Inflation is in the news again. Many prices are rising even before we can physically get out and spend, and governments are pouring vast amounts into the economy.
Whichever side of the inflation debate you are on, it makes sense to assess the impact inflation could have on portfolios. Most of today’s investors have never seen meaningful inflation in the whole of their professional careers. So, as we emerge from lockdowns and pent-up demand meets ongoing supply constraints, we consider how different asset classes might fare if inflation does return.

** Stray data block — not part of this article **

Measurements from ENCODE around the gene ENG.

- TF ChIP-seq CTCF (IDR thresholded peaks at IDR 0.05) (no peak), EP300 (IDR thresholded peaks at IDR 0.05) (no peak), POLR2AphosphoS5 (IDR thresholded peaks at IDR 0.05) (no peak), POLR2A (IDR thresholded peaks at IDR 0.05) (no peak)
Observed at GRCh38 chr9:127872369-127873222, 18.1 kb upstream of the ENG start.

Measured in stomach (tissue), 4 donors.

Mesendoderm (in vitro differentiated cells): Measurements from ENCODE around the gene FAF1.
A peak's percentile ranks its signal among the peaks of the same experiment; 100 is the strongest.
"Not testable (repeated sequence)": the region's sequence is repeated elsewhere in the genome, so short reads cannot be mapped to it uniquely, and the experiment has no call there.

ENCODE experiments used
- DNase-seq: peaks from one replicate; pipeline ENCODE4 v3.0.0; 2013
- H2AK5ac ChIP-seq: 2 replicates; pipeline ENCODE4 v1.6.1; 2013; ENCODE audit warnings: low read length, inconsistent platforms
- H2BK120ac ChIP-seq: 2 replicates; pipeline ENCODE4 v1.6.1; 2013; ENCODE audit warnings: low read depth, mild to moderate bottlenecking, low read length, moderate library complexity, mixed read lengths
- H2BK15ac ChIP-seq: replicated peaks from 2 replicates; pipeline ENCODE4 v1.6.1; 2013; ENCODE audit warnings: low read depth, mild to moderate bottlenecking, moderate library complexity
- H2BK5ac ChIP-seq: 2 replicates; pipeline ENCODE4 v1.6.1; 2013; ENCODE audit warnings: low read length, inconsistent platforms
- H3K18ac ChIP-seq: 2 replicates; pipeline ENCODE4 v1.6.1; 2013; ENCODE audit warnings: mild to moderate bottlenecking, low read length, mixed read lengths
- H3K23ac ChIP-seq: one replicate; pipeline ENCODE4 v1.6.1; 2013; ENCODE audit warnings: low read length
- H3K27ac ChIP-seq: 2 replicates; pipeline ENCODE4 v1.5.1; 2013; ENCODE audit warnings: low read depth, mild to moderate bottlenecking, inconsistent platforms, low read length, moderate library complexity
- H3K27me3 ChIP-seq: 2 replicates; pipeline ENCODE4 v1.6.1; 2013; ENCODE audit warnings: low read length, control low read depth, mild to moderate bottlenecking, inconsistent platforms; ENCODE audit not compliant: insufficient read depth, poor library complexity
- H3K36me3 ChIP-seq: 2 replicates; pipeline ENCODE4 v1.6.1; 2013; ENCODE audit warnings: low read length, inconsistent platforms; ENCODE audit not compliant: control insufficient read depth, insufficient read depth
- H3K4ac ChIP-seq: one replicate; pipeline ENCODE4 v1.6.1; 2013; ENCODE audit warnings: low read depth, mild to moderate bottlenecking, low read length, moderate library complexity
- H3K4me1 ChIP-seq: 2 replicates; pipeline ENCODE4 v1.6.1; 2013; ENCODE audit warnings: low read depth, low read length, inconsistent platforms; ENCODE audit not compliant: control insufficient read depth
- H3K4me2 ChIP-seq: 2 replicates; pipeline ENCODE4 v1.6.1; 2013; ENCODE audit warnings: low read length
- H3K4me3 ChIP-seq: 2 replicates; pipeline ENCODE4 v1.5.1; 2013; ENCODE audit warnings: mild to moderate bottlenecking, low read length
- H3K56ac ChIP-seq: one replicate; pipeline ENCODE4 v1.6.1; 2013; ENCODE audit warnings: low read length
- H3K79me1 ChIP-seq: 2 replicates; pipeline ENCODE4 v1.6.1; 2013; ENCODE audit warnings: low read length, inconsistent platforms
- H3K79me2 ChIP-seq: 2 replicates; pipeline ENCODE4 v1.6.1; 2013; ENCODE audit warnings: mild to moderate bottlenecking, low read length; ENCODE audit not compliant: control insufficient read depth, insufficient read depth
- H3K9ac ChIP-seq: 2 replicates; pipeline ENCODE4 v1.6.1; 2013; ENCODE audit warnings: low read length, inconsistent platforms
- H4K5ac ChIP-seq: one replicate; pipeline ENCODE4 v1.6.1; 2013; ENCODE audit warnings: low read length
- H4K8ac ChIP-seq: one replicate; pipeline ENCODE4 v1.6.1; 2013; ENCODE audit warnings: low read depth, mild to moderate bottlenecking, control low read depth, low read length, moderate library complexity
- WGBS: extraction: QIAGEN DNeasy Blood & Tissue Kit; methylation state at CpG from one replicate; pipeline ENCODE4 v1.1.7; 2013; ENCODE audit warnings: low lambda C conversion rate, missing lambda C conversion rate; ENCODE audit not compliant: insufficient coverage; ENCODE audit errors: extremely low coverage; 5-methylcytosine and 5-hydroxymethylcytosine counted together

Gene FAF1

Bonds – higher inflation will be the death knell for the bull market in conventional bonds. Between 1946 and 1981, 30-year US Treasuries lost over 80% of their value and British Consols lost 97% of their purchasing power (according to Reuters). Government bonds became known as ‘certificates of confiscation’. Before we even consider equities, this spells the end of the 60:40 portfolio.
Cash – inflation is the erosion of the purchasing power of money. If interest rates are kept below the level of inflation, as the US Federal Reserve has promised, huge amounts of cash and money market funds could be in search of a new, inflation-proof home.